Thursday, February 17, 2011

Lessons I've Learned During My Time As An Alzheimer's Caregiver

I pray for those who are in the same place I once lived. May they all find peace of mind, strength to bear each day, and find moments of joy and happiness to fill up their darkest hours...
By Janet Stinson Therrien

Thank you so much for your articles of your experiences with Dotty as they were very comforting in so many ways.

My precious Mother is released from the torture of Alzheimer's Disease as she passed away on February 9, 2011 from complications of an illness that was short lived of 5 days.

We, her children, are still a bit in shock of the vastness in quickness of the events of her passing. But as I reflect over the 6+ years of being a caregiver to not only her but my father-in-law during this time, I am beginning to see what it's all about for me.

What I have learned and experienced was patience, understanding, pure unconditional love.

I have learned what I can live without in my life and that I don't need material baggage or best of this or that. I have learned to cherish each moment and smile. Joys of the little things in life is what is most important to me now.

Infectious laughter and giggles as we held each others hand to walk. Singing out songs in the middle of meals and clapping our hands at a moment's notice. Sharing milkshakes in the middle of the night because that would be all she could eat or wanted to eat.

Did I struggle? Did I cry? Did I want to give up? Yes, YES. YES! but I didn't, because I wouldn't, because my Mother couldn't.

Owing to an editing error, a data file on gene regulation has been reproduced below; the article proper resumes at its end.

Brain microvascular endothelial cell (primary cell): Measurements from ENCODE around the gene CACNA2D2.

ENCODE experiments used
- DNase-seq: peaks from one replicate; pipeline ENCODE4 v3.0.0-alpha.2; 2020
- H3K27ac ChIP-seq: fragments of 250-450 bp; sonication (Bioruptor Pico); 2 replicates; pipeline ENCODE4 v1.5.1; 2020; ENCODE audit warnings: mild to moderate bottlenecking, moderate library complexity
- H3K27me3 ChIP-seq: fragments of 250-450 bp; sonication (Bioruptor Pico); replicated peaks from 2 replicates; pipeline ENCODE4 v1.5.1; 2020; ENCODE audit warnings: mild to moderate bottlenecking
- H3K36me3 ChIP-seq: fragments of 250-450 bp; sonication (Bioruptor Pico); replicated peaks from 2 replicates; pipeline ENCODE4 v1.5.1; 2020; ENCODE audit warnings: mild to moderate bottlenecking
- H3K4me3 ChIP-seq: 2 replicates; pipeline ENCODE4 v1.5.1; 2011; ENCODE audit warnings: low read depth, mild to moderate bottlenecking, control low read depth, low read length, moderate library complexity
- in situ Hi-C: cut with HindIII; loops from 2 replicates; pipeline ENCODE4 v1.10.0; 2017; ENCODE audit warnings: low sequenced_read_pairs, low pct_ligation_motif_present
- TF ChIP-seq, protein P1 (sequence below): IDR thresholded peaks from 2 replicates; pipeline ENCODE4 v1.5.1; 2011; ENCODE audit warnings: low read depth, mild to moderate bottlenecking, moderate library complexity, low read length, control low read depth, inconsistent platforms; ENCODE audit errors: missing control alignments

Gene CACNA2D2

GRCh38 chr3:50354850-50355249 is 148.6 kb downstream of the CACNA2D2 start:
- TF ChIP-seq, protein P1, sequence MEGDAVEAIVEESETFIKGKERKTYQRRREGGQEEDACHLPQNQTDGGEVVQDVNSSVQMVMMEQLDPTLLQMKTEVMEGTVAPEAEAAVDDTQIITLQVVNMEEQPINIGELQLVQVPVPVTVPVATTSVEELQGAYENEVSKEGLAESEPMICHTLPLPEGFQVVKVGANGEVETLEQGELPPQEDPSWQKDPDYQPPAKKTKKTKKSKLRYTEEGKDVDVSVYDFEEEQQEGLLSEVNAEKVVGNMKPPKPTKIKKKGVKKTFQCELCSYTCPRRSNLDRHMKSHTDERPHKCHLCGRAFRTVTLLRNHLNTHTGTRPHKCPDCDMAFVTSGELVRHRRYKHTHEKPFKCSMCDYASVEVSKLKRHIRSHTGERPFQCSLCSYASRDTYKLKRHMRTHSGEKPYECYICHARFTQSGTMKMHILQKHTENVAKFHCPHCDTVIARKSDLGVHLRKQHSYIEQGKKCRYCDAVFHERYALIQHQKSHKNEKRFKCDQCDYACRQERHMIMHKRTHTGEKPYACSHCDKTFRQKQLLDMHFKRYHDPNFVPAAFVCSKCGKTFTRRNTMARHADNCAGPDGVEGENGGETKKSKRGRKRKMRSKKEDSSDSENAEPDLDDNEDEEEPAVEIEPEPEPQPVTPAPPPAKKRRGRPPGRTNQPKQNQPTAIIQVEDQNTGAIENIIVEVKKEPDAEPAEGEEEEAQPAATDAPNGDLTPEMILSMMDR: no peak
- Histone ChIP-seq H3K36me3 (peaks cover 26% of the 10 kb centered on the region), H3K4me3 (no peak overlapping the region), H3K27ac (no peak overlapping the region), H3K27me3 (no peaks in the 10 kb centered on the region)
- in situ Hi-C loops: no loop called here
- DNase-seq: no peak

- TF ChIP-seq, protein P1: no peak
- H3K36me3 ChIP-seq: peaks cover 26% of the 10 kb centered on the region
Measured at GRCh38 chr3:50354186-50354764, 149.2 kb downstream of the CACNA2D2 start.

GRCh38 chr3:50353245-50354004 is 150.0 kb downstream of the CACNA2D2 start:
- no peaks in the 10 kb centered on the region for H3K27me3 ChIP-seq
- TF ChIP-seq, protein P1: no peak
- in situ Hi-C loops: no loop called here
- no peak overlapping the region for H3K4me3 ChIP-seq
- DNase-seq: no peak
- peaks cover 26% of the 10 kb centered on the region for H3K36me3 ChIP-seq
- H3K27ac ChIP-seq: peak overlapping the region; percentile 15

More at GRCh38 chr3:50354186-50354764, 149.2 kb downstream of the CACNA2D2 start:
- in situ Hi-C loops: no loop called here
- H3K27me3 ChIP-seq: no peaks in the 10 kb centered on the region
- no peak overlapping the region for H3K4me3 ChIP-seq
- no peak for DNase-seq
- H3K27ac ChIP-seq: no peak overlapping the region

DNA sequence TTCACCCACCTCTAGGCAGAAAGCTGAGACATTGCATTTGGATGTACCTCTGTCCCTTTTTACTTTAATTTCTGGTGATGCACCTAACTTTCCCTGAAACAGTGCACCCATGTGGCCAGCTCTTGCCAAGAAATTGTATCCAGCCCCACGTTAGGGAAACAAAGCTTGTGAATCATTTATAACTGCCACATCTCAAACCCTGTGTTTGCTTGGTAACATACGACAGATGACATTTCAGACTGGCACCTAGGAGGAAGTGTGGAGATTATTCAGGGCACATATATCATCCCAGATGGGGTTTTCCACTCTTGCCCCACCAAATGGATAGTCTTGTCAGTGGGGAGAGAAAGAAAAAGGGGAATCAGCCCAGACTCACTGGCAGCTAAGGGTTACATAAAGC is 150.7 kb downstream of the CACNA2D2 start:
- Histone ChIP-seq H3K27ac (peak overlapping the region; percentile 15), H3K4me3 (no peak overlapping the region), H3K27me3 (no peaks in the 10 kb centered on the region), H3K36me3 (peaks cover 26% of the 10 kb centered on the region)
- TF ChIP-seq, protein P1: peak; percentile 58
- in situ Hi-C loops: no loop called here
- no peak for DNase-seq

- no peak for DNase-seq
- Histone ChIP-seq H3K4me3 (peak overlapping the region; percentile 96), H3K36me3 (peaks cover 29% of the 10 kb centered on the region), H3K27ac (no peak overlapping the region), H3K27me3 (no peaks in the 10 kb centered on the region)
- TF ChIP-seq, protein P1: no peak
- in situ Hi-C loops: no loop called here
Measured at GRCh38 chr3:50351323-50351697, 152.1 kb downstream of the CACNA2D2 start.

Do I have guilt of choices I made for her? Yes, at times, but I know I did the best I could at the time those choices had to be made in the time span I was given for her well being.

Where do I go from here? Is my role as a caregiver over? Now what? Well, I don't know where I'm going, but I hope I will use the lessons I have learned to be better at helping others.

I don't believe my role as a caregiver will ever be over.

I'm just resting at the moment to be prepared for the next family member or neighbor or friend who may be in need of my help. So for now, I will gather up my reflections of the past experiences and use this time to explore and find ways to live out my life, but I'm not sure it will be as meaningful as taking care of my own parents.

I hope and pray and support the Alzheimer's Association in finding a cure for this affliction. I pray for those who are in the same place I once lived. May they all find peace of mind and strength to bear each day and find moments of joy and happiness to fill up their darkest hours.

Thank you Bob for sharing such a precious part of your life with everyone. Blessings to you and Dotty.

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Original content Janet Stinson Therrien, the Alzheimer's Reading Room